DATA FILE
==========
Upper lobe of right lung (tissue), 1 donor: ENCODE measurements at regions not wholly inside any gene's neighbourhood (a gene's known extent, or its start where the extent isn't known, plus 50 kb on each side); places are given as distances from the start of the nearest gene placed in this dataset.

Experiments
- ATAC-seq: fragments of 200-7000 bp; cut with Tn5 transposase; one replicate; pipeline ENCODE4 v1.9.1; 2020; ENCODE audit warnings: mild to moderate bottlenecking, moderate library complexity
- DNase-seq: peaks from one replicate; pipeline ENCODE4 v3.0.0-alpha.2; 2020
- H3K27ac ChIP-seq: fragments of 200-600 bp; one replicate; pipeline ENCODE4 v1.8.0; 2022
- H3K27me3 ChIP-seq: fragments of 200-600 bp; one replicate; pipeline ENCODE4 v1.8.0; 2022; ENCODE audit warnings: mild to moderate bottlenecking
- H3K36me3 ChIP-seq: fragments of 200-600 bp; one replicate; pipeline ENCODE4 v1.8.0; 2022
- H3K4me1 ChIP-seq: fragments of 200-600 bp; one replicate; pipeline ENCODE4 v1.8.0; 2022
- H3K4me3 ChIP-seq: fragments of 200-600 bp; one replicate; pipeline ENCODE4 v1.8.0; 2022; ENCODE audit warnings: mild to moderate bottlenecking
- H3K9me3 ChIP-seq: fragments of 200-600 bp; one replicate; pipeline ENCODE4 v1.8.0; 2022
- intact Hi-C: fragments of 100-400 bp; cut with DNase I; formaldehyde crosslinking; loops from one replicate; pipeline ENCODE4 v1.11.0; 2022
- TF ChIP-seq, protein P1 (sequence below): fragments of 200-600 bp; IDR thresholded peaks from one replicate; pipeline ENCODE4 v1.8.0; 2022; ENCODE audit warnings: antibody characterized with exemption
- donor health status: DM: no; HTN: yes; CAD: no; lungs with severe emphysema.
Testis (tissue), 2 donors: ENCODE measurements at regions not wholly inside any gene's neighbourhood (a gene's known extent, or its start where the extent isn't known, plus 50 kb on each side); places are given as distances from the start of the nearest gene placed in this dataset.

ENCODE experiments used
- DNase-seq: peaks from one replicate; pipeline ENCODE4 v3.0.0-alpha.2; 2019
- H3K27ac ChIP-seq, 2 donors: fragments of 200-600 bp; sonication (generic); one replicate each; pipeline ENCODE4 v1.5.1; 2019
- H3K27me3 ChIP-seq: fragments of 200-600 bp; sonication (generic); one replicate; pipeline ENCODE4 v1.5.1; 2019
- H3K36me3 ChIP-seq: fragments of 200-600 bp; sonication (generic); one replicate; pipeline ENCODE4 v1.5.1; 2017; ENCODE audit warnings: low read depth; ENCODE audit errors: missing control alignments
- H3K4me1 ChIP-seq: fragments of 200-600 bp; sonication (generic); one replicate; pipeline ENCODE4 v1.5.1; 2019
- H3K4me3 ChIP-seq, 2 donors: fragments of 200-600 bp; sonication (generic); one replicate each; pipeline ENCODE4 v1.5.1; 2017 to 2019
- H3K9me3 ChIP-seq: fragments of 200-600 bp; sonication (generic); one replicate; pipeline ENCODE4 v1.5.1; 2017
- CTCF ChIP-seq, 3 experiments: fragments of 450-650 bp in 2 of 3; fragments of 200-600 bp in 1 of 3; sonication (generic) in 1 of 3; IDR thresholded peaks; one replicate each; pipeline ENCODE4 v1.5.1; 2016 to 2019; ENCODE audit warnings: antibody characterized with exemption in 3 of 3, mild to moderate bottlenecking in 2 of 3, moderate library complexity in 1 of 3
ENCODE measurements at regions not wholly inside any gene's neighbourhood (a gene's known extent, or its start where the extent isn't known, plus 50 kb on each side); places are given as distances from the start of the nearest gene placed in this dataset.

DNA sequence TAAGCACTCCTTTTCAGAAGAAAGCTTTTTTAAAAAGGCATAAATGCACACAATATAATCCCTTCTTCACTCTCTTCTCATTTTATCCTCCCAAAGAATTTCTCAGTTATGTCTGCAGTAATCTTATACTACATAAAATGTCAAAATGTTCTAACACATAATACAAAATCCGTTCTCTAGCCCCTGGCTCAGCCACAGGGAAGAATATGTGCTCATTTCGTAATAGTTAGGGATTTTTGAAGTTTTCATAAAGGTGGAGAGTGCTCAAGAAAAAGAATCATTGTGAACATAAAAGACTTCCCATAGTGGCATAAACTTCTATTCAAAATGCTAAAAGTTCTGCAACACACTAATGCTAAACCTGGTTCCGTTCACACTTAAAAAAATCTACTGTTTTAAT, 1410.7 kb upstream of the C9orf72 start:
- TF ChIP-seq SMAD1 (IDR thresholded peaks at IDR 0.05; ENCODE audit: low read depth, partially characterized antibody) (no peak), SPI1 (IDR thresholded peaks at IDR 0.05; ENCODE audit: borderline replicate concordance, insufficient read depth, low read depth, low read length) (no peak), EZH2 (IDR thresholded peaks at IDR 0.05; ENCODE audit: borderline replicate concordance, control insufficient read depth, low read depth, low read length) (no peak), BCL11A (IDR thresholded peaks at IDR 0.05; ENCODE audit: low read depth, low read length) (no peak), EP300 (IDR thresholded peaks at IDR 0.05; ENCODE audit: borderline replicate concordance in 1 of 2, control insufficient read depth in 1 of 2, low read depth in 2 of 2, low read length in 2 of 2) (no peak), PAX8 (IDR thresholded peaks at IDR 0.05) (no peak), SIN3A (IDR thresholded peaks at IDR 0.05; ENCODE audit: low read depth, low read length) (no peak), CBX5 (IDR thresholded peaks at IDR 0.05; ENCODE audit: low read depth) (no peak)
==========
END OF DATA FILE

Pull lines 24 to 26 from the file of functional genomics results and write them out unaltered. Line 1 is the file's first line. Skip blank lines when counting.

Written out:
ENCODE measurements at regions not wholly inside any gene's neighbourhood (a gene's known extent, or its start where the extent isn't known, plus 50 kb on each side); places are given as distances from the start of the nearest gene placed in this dataset.

DNA sequence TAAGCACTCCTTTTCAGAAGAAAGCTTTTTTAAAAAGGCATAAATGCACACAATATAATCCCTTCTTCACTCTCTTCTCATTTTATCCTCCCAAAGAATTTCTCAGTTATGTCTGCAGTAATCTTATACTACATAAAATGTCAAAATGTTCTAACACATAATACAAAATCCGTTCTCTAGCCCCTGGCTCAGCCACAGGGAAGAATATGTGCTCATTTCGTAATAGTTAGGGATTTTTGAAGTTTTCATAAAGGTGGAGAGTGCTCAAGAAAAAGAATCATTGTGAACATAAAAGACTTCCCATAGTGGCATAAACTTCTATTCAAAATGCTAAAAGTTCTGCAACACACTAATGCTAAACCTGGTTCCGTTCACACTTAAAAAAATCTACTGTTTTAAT, 1410.7 kb upstream of the C9orf72 start:
- TF ChIP-seq SMAD1 (IDR thresholded peaks at IDR 0.05; ENCODE audit: low read depth, partially characterized antibody) (no peak), SPI1 (IDR thresholded peaks at IDR 0.05; ENCODE audit: borderline replicate concordance, insufficient read depth, low read depth, low read length) (no peak), EZH2 (IDR thresholded peaks at IDR 0.05; ENCODE audit: borderline replicate concordance, control insufficient read depth, low read depth, low read length) (no peak), BCL11A (IDR thresholded peaks at IDR 0.05; ENCODE audit: low read depth, low read length) (no peak), EP300 (IDR thresholded peaks at IDR 0.05; ENCODE audit: borderline replicate concordance in 1 of 2, control insufficient read depth in 1 of 2, low read depth in 2 of 2, low read length in 2 of 2) (no peak), PAX8 (IDR thresholded peaks at IDR 0.05) (no peak), SIN3A (IDR thresholded peaks at IDR 0.05; ENCODE audit: low read depth, low read length) (no peak), CBX5 (IDR thresholded peaks at IDR 0.05; ENCODE audit: low read depth) (no peak)